A civil society group has called on people to engage in a social media campaign to prevent the junta’s lawmakers to pass the new draconian Computer Crime Bill.
On 10 December 2016, iLaw
, human rights advocacy group, initiated a campaign to pressure the National Legislative Assembly (NLA) not to pass amended version of the controversial Computer Crime Act.
The NLA will consider the controversial bill on 15 December.
According to Thai Netizen Network, a civil society organisation promoting internet freedom, Article 20 of the new draft, the authorities will be able to block or delete online content while the Ministry of Digital Economy and Society (MDES) will establish a centre whose task is to block and delete online.
The bill greatly shortens the process to for the authorities to block internet concents.
Under the 2007 Computer Crime Act, there are three steps required to block internet contents. The authorities will have to obtain court orders and then present court orders to the Internet Service Providers (ISPs) to close or block websites.
In addition, Article 14 of the bill sets a penalty of up to five years in prison for spreading false computer data or information which could threaten national security, public infrastructures and morale, is broad enough to criminalise any dissenting or critical idea posted online on platforms as innocent as a Facebook comments.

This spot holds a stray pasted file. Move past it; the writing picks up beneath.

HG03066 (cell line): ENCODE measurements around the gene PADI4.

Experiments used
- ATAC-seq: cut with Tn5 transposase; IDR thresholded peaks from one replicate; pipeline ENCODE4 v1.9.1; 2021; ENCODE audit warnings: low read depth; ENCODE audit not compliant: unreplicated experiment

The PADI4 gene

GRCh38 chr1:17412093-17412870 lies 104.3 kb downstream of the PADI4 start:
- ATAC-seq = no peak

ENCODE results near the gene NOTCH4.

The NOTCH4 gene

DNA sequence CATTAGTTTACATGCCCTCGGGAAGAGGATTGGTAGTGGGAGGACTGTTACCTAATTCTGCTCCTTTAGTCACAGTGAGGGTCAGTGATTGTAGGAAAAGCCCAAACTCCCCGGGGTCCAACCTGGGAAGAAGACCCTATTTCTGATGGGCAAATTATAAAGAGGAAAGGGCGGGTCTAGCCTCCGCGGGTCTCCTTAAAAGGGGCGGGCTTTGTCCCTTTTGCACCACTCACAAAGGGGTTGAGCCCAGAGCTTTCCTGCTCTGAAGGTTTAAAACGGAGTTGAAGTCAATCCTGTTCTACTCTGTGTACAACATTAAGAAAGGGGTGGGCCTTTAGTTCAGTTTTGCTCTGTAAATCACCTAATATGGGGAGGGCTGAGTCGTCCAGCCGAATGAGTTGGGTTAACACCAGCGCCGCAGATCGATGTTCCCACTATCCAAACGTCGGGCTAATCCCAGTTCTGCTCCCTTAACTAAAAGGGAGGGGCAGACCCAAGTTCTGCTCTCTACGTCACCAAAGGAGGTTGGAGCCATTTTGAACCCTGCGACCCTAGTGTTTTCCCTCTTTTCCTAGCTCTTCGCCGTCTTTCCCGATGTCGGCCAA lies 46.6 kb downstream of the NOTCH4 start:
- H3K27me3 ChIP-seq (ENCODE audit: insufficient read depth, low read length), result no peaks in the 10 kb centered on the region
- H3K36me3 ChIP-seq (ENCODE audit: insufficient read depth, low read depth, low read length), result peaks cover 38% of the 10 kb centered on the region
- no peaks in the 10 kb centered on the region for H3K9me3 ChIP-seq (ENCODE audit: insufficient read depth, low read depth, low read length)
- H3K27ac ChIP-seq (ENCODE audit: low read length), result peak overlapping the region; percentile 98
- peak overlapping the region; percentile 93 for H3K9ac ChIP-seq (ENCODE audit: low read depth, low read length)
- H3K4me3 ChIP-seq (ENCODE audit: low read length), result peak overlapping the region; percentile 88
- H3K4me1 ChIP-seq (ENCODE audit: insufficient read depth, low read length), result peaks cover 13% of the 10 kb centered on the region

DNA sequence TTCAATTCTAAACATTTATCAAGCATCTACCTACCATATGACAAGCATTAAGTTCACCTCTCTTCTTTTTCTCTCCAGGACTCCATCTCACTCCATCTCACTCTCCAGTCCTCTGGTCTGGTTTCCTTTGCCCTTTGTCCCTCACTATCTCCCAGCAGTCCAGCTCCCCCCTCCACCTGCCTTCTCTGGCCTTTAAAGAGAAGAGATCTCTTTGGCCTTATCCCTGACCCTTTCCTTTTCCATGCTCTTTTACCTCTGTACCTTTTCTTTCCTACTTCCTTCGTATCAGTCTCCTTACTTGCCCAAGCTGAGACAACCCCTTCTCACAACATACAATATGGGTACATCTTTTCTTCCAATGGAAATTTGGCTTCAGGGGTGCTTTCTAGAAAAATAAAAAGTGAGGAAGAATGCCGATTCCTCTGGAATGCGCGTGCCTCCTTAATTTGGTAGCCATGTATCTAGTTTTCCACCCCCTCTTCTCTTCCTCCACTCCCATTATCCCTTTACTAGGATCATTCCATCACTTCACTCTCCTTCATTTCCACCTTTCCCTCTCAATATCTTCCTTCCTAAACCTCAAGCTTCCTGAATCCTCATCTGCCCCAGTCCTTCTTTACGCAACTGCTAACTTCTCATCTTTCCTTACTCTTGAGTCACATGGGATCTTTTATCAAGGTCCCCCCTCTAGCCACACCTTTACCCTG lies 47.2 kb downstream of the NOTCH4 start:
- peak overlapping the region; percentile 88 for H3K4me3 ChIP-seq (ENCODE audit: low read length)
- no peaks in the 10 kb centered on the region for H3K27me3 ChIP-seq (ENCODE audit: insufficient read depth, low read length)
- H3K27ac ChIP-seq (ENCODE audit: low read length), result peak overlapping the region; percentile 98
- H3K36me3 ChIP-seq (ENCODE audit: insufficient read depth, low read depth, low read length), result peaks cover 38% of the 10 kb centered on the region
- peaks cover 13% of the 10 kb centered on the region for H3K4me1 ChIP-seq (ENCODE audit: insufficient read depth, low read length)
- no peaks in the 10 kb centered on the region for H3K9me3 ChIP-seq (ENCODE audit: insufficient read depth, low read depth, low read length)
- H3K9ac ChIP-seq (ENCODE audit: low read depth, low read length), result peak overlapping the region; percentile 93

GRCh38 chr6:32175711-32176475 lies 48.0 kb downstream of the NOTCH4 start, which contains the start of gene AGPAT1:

Natchapakorn Ngammuang, iLaw officer, said that at the forum on the new Computer Crime Bill in late November the the bill drafters said that once the final draft of the bill is completed a public debate about the bill will be held, but the debated was never held as promised.
It is possible that the NLA will rush the process to pass the bill as quick as possible, Natchapakorn pointed out.
iLaw asks people to send the infographics criticising the bill it had produced to social media accounts of the NLA and its members listed below:
Facebook: @SenateThailand, @NLAMeetPeople, @Thaiparliamentchannel, @สุรชัย เลี้ยงบุญเลิศชัย, @surangkana.wayuparb.
Twitter: @TPchannel, @SurangkanaWayup
The human rights advocacy group also urges people to write email along with the infographics about the controversial bill to email address of relevant authorities below:
Below, iLaw in infographics criticising the controversial Computer Crime Bill